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Joe Hoover, S.J.September 12, 2023
Coco Gauff reacts during a match against Aryna Sabalenka of Belarus during the women's singles final of the U.S. Open tennis championships on Saturday, Sept. 9, 2023, in New York. (AP Photo/Frank Franklin II)

I hope this will be brief, because that is kind of the point.

After mounting a ferocious comeback and defeating Aryna Sabalenka in three sets in the women’s finals of the U.S. Open on Sunday, 19-year-old Coco Gauff knelt in front of her courtside chair, folded her hands, closed her eyes and prayed. I cannot exactly explain why, but watching it felt like a relief. It drew me in. It took about 11 seconds, but I could have watched her pray for much longer.

In the trophy ceremony afterward, Ms. Gauff told former American tennis star Mary Jo Fernández that when she prays, it is not to win matches: “I just ask that, you know, I get the strength to give it my all and what happens happens. I’m so blessed in this life.”

The whole thing made me think that (obviously) God is important in this young woman’s life; and that maybe I could make God even more central to my own.

The whole thing made me think that (obviously) God is important in this young woman’s life; and that maybe I could make God even more central to my own.

And really, that could be it for an America article about Ms. Gauff praying. She knelt, she spoke, God was witnessed to: wonderful.

The temptation, however, for a writer at a Christian publication, or for any kind of Christian preacher or evangelist (or just any kind of Christian, period), is to make something more of this scene. We can see this famous, successful young person praying and talking about God (which she regularly does on the tour) and then immediately flash onto this moment as a storyline, a narrative, a lesson. Something to tell our recalcitrant, unchurched kids, or point out to the secular agnostics on and off the hardcourts: See–God matters in this young superstar’s life,take note and take stock.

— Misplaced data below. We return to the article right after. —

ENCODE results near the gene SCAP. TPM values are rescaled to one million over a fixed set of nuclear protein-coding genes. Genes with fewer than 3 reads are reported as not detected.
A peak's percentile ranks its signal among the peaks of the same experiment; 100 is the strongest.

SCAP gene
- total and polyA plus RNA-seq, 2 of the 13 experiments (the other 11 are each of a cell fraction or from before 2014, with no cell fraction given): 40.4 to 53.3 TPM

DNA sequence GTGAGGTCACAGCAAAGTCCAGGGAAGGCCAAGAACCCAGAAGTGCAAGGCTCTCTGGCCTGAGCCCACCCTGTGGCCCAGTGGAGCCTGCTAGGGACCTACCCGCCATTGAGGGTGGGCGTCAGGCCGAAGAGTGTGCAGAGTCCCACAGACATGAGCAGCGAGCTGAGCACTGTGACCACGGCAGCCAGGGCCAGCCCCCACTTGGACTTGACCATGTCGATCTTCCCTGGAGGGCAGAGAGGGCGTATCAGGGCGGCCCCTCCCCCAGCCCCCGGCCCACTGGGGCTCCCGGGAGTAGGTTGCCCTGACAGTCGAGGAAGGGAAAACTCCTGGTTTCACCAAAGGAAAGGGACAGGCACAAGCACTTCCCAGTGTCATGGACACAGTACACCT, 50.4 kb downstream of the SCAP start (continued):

It makes me think of a line by the Indian philosopher Jiddu Krishnamurti: “The day you teach the child the name of the bird, the child will never see that bird again.”

Coco Gauff is a stunning tennis player. Her prayer too is a marvel, not for anything having to do with its unique cultural instantiation, but the fact that, simply, we get to be around it.

The child sees a small feathered creature with a long narrow beak and shining green feathers darting around a narrow tube filled with sugar water. She sees the wings beat and the bird pop back and forth, to and from the feeder. The child notices the thing, sees the thing, laughs at the bird, marvels at the creature, maybe wonders: why sugar water? The child has an experience of the thing.

Then you tell the child that creature is called a hummingbird. The next time that child sees the small feathered hovering creature (or so the theory goes) it thinks, ah, hummingbird, and stops noticing the hummingbird itself; the child relates more to the name than what the name is doing. She loses the experience of the thing for the title of the thing.

We might see a spectacular athlete praying in public and instantly cast her as a sort of athletic Christian soldier, a “counternarrative” to a godless culture or shallow world. We may see 11 seconds of courtside devotion as a thing called “The Iconoclastic Praying Christian Athlete”—and miss the simple, moving experience of the athlete, who is Christian, who is praying.

Coco Gauff is a stunning tennis player, hustling east to west on the court chasing down balls no earthly creature should ever be able to chase down. She is a marvel to witness. Her prayer too is a marvel, not for anything having to do with its unique cultural instantiation, or social framing, but the fact that, simply, we get to be around it. When you watch an athlete you love compete, you become that athlete. You become Ms. Gauff, hitting blistering forehands down the line, crumpling at her double faults, screaming with delight when she wins; and, just maybe, praying when she prays. Maybe the first job, the only real job of a Christian when seeing someone pray like that, humbly, fervently, in public, is to witness it. Be moved by it. Join her.

[In an earlier version, this essay mistakenly identified the bird as a sparrow instead of a hummingbird.]

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